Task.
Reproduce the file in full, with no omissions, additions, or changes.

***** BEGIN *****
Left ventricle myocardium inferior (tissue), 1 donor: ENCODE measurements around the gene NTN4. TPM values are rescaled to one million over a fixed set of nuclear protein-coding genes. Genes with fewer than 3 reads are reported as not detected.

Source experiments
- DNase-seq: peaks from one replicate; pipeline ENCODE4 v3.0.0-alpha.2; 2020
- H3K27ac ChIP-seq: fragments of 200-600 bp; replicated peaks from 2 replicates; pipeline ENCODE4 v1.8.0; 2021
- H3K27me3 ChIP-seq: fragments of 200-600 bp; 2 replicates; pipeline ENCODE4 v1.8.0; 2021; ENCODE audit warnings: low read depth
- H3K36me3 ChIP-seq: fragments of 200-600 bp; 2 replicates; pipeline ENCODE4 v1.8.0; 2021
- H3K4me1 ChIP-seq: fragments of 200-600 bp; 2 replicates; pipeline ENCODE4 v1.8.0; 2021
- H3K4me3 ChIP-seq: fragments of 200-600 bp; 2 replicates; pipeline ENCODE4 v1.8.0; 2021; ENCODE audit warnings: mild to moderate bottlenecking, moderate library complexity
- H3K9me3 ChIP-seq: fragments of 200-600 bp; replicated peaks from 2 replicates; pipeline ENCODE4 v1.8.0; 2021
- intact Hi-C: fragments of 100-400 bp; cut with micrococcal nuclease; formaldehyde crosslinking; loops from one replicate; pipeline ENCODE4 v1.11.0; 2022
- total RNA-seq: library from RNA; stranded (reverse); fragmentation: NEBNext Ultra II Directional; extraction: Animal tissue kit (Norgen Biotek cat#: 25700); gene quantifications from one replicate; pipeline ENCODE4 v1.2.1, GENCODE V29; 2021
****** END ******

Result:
Left ventricle myocardium inferior (tissue), 1 donor: ENCODE measurements around the gene NTN4. TPM values are rescaled to one million over a fixed set of nuclear protein-coding genes. Genes with fewer than 3 reads are reported as not detected.

Source experiments
- DNase-seq: peaks from one replicate; pipeline ENCODE4 v3.0.0-alpha.2; 2020
- H3K27ac ChIP-seq: fragments of 200-600 bp; replicated peaks from 2 replicates; pipeline ENCODE4 v1.8.0; 2021
- H3K27me3 ChIP-seq: fragments of 200-600 bp; 2 replicates; pipeline ENCODE4 v1.8.0; 2021; ENCODE audit warnings: low read depth
- H3K36me3 ChIP-seq: fragments of 200-600 bp; 2 replicates; pipeline ENCODE4 v1.8.0; 2021
- H3K4me1 ChIP-seq: fragments of 200-600 bp; 2 replicates; pipeline ENCODE4 v1.8.0; 2021
- H3K4me3 ChIP-seq: fragments of 200-600 bp; 2 replicates; pipeline ENCODE4 v1.8.0; 2021; ENCODE audit warnings: mild to moderate bottlenecking, moderate library complexity
- H3K9me3 ChIP-seq: fragments of 200-600 bp; replicated peaks from 2 replicates; pipeline ENCODE4 v1.8.0; 2021
- intact Hi-C: fragments of 100-400 bp; cut with micrococcal nuclease; formaldehyde crosslinking; loops from one replicate; pipeline ENCODE4 v1.11.0; 2022
- total RNA-seq: library from RNA; stranded (reverse); fragmentation: NEBNext Ultra II Directional; extraction: Animal tissue kit (Norgen Biotek cat#: 25700); gene quantifications from one replicate; pipeline ENCODE4 v1.2.1, GENCODE V29; 2021